Business, Economics and Jobs

Some migrants are rethinking the US as their ultimate destination

This story is a part of

Global Nation

This story is a part of

Global Nation

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Luis Fernando Pérez operates a raft along the Guatemala-Mexico border, a popular crossing point for migrants. He says that since Donald Trump took office, he has seen a dramatic drop in people passing through, although it is still too early to link the new president to lower numbers.  

Credit:

Amy Bracken 

On a bright Sunday morning, the Suchiate River bustles with makeshift rafts loaded with people. It’s a popular place to cross from Guatemala to Mexico. And crossing is easy. There’s no wall, and no border patrol in sight.

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It's known as Paso del Coyote, or “Coyote Pass.” 

Luis Fernando Pérez operates a raft here, and for years he’s brought across passengers — and migrants, many from Central America.

But lately he’s seen a change.

He says since Donald Trump took office, he’s seen a dramatic drop in people passing through. They fear getting caught at the US border, he says.

Mexico is also reporting fewer Central American migrants. Yet, of those Central Americans arriving to Mexico, more are seeking asylum there

It’s still too early to attribute the lower numbers of illegal US border crossings to Trump and his tougher immigration and border policies, as the Washington Office on Latin America, a nongovernmental research center, has noted. It may well be part of a temporary decline that could be reversed.

What we do know is that in recent years, most people crossing from Mexico into the United States have not been Mexicans. They’re largely Central Americans, Haitians, and others. And since Trump’s inauguration, some are changing their plans en route to the US border: they are now deciding to stay in Mexico.

Ramón Verdugo runs a migrant shelter not far from the river, in the southern Mexican city of Tapachula, and he says there was a lot of anxiety in the shelter when Trump won. People felt rushed to get to the US before he was sworn in.

Now, because of what Verdugo calls “the closing of the US border,” some migrants are resigning themselves to staying in Mexico, and applying for asylum here.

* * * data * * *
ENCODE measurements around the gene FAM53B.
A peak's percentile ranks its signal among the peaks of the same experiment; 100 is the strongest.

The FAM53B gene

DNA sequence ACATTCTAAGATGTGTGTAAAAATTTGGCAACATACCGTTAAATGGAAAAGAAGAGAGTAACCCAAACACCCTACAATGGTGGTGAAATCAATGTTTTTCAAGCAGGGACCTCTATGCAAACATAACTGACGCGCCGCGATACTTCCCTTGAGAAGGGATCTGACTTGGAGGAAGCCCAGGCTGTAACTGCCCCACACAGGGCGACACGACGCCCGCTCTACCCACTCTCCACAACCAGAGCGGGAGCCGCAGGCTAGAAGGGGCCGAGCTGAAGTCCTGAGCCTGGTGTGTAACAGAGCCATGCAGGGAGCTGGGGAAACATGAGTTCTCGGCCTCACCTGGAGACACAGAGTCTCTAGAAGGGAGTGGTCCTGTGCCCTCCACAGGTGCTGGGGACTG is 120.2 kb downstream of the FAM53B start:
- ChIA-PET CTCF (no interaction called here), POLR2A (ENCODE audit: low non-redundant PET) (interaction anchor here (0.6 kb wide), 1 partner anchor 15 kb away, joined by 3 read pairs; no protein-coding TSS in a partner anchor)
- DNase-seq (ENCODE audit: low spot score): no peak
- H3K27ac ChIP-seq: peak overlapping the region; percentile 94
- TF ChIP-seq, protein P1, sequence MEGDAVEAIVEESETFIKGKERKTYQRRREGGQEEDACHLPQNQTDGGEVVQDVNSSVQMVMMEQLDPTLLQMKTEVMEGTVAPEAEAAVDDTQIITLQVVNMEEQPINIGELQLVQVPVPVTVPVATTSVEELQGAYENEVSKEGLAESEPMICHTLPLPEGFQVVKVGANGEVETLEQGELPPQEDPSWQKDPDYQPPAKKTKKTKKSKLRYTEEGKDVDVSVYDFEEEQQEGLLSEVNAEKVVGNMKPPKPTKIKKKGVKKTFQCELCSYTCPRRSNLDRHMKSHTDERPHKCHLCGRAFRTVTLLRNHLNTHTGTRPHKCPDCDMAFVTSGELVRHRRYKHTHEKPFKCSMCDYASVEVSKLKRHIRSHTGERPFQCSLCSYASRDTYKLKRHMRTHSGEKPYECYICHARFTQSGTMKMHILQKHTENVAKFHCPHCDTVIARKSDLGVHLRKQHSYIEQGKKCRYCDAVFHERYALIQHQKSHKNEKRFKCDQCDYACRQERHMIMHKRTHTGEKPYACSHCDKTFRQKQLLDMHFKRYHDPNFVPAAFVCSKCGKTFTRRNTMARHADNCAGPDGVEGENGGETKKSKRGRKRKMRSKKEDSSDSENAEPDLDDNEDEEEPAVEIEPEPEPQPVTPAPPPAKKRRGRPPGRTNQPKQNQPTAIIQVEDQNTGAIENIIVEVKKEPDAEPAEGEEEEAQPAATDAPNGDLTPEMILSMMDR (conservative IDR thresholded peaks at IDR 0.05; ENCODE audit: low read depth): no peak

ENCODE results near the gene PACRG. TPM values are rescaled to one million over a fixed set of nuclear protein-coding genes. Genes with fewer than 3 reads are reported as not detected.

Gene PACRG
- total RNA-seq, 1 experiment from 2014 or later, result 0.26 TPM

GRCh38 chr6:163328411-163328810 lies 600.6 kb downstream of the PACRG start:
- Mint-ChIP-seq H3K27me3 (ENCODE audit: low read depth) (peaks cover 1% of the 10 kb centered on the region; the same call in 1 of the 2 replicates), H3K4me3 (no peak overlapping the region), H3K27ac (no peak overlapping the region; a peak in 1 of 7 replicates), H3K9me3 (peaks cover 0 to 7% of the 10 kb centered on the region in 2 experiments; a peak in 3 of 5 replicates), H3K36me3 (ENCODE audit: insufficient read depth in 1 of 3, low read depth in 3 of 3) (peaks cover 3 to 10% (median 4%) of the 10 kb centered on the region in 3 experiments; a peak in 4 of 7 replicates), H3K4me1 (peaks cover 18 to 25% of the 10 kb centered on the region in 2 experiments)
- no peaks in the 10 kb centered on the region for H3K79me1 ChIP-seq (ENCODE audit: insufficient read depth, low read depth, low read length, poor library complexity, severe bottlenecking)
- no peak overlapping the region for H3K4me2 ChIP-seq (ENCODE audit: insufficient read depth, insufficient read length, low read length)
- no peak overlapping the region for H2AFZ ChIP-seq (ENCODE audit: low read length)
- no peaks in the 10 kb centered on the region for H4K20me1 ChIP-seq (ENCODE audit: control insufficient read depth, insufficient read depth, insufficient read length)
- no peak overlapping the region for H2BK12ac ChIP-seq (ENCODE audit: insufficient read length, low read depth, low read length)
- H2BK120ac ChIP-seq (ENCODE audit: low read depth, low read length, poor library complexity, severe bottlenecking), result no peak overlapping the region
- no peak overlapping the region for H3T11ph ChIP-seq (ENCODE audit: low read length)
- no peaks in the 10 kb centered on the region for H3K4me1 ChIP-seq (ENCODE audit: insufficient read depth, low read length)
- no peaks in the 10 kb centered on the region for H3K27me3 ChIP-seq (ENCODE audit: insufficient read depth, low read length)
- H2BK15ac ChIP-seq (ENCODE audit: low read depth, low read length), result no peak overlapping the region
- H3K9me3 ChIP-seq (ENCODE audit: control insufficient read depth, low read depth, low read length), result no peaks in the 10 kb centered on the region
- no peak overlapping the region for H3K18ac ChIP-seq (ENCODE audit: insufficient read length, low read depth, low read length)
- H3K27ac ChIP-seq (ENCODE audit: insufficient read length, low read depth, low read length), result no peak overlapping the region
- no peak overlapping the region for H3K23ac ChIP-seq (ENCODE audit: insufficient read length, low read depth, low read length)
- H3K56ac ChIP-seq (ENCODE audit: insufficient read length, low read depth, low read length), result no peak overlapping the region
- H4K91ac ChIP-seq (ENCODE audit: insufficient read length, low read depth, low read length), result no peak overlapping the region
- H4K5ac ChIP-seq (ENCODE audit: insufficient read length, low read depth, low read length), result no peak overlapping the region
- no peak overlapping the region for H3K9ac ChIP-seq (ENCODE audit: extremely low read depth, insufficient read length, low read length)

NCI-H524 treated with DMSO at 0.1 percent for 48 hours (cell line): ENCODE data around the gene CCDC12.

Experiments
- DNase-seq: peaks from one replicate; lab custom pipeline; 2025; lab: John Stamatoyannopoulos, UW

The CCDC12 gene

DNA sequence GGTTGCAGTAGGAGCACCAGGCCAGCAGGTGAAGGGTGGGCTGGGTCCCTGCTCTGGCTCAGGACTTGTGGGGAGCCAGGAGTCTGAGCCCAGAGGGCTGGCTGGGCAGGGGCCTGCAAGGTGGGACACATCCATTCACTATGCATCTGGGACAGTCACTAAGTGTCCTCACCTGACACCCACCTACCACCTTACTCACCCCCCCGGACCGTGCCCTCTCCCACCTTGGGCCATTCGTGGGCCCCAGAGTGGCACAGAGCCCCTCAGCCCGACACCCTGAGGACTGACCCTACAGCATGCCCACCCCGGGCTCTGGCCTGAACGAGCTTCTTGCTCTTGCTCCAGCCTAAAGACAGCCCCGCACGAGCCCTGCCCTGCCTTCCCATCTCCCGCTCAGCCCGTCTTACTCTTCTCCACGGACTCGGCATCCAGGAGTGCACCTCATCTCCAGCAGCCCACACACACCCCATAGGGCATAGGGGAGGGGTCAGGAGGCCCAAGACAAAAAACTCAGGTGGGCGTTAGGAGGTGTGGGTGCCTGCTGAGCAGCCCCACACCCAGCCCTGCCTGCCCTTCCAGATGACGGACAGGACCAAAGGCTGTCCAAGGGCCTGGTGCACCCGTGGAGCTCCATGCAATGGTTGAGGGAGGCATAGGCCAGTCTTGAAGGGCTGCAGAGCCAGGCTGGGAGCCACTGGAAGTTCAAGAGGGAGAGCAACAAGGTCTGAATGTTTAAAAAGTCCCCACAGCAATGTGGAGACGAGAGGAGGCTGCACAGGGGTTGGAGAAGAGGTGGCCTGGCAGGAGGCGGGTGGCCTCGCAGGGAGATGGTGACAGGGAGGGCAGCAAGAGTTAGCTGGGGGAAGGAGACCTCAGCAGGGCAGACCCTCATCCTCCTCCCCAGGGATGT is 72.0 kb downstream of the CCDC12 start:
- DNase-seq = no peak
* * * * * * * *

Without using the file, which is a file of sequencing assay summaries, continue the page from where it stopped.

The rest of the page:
You can see what Verdugo’s talking about throughout Tapachula.

Patricia Portillo is staying at a hotel here with her three daughters. She plans to seek asylum here because, she says, “they’re not giving asylum in the US.” She heard that that’s Trump’s policy, and while that’s not entirely true — the US still grants asylum to some Central Americans — it is tough, and likely to get tougher. It’s enough to convince the mom to stay put in Mexico, far from the threats she faces in El Salvador.

It’s like an invisible wall has been erected within Mexico, with people — from Central Americans to Haitians and Cubans — having left their homes, but now feeling unwilling to head to the US.

Jean Duperval Aristide is among the Haitians here who migrated to Brazil until work dried up there, at which point he headed north. But as word spread that the US might not welcome him, Aristide reconsidered his plans.

From left to right: Wilkens Velcine, Jean Jeffson, Jean Chrismond Derilus, and Jean Duperval Aristide. Derilus, Jeffson, and Aristide, all from Haiti, decided to stay in Tapachula, Mexico, instead of continuing on to the US. They say that changing US immigration policies deterred them, including the Obama administration's decision to end a policy that granted them asylum. Aristide and Derilus now plan to open a furniture workshop in Tapachula, and Jeffson wants to use his skills as a mechanic.

Credit:

Amy Bracken

He says he’s no longer planning to go to the US. He doesn’t want to put himself through that humiliation. Instead, he wants to get Mexican papers and live here. He says former President Barack Obama's administration, known for record deportations, made him question going to the US. But Trump clinched his decision to stay in Mexico.

Meanwhile, some migrants here are looking for a way to get through Mexico and the US.

After One of Aristide's friends, Jean Jeffson, asks a perhaps unexpected question: He wants to know if there’s a way for migrants to get directly from here to Canada.